Though Shelley is my most particular friend, I regret the imprudence of his early publications on more points than one, but as I know him to possess the most exalted virtues, and find in others who promulgate the most startling theories, most amiable traits, I learn to be liberal towards abstract speculations, which not exercising any baneful influence on their author’s lives, are still less likely to corrupt others. Truth is great, and will prevail—that is my motto, and I would, therefore, leave everything unshackled—what is true will stand, and what is false ought to fall, whatever be the consequences. Ought we not to feel ashamed that Lucretius could publish his book in the teeth of an established religion, while martyrs are groaning in perpetual imprisonment, for expressing a conscientious dissent from Christianity?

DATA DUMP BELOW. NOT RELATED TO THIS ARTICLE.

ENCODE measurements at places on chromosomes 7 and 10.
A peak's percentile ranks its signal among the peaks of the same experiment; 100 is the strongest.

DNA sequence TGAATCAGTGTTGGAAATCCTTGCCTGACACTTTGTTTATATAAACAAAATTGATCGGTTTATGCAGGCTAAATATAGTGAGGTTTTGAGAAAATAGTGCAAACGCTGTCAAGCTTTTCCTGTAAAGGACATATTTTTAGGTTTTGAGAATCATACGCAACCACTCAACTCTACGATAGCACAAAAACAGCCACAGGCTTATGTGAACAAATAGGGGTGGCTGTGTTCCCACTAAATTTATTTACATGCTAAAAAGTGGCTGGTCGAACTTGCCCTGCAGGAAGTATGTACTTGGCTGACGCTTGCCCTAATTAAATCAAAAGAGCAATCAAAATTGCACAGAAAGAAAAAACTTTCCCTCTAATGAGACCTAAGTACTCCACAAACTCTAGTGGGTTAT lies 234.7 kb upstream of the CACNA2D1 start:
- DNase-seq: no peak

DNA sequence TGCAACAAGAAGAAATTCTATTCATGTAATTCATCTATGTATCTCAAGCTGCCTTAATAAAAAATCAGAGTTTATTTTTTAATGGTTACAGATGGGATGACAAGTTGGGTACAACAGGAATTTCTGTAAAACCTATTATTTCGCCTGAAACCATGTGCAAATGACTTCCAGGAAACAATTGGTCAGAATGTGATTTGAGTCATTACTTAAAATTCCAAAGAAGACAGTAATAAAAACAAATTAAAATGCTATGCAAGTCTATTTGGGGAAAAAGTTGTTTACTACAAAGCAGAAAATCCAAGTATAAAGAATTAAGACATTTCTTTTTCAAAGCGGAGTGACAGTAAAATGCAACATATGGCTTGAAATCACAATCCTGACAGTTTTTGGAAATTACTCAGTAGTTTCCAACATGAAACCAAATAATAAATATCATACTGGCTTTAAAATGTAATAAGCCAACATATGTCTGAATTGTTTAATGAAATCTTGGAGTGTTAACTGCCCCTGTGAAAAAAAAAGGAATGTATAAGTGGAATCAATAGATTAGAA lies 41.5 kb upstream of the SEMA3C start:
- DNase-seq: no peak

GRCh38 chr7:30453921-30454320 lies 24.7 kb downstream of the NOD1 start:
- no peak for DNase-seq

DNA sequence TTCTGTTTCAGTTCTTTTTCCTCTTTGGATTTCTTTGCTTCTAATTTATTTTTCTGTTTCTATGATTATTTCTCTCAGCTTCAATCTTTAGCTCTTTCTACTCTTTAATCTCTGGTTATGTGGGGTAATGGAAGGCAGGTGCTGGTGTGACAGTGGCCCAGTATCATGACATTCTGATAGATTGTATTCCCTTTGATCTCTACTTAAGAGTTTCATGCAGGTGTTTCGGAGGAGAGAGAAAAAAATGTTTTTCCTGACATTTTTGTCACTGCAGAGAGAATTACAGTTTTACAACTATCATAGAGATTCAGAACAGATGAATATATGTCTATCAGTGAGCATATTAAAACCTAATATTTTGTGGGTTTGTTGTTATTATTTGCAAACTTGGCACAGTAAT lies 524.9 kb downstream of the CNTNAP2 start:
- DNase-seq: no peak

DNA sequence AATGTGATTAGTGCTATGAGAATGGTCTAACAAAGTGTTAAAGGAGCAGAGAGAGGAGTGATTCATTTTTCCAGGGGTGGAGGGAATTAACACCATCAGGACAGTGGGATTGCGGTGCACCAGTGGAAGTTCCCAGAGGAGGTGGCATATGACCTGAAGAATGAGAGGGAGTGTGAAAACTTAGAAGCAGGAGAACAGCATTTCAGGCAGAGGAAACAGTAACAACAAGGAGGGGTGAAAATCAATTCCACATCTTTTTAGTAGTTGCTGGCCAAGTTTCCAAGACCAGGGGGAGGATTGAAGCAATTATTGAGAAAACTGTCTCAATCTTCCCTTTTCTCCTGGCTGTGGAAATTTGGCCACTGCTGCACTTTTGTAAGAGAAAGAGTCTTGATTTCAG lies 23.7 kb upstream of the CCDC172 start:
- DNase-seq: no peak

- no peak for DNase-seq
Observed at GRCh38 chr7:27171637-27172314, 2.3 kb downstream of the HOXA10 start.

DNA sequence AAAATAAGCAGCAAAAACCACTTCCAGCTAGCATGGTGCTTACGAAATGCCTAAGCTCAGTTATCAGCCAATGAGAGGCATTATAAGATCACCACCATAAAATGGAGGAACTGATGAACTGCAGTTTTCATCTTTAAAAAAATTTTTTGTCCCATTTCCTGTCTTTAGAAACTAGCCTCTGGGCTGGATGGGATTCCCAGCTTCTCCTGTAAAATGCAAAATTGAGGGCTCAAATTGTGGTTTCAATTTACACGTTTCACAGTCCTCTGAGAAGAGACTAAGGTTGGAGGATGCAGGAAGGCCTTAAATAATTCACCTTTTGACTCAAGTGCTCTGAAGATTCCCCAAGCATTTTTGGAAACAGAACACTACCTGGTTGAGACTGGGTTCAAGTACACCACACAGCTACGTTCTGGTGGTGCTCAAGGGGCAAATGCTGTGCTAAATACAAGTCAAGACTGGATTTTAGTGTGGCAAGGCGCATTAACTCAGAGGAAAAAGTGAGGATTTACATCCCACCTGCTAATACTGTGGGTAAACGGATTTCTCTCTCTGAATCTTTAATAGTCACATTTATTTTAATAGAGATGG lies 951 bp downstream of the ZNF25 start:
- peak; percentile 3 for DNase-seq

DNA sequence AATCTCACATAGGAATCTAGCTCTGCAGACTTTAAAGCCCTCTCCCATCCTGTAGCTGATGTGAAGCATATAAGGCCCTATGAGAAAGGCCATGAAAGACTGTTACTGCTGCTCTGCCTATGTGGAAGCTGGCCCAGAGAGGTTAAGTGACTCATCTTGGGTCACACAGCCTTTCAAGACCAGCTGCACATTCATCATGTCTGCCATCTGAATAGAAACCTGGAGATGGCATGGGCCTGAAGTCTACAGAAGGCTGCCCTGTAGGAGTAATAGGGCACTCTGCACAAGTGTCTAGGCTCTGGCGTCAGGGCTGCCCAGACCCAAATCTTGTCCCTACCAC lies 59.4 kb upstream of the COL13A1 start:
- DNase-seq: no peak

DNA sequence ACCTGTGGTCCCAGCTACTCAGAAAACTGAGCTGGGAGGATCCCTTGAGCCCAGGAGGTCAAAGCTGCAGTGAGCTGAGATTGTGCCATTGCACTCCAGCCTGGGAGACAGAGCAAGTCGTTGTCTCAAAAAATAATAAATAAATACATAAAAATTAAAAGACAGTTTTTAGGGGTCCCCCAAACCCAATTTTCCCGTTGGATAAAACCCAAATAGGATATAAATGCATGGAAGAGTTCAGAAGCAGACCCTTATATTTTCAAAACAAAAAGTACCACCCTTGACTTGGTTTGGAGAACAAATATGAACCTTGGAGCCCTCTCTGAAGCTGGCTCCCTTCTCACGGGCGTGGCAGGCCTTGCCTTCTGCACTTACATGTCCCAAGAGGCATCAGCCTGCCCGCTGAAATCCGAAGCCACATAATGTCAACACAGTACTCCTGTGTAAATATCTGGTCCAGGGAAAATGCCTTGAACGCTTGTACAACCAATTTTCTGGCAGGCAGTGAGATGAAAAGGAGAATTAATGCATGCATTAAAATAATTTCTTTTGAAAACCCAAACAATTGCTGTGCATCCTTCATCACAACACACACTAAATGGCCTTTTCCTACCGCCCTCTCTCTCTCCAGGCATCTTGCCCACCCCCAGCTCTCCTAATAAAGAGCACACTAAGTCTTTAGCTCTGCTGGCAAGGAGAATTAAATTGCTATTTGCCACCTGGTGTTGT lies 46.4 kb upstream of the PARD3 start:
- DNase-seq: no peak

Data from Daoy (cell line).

If by "all is permitted" we mean something like "leave everything unshackled" in its above usage, then I am fully on board. St. Augustine wrote that the church permitting the spread of heresy was like the state allowing the sale of poison bread. Aquinas in his Summa Theologica preferred the metaphor of counterfeit money, and in either case the result is the same--the punishment for counterfeiting was mutilation or death, and Dante has King Philip IV of France tortured in hell for adulterating the coinage.

    By contrast, what I find in Epicurus is a thinker for whom questions of justice and morality are approached with measure and care, as in Vatican Saying 51:


    I understand from you that your natural disposition is too much inclined toward sexual passion. Follow your inclination as you will, provided only that you neither violate the laws, disturb well-established customs, harm any one of your neighbors, injure your own body, nor waste your possessions. That you be not checked by one or more of these provisos is impossible; for a man never gets any good from sexual passion, and he is fortunate if he does not receive harm.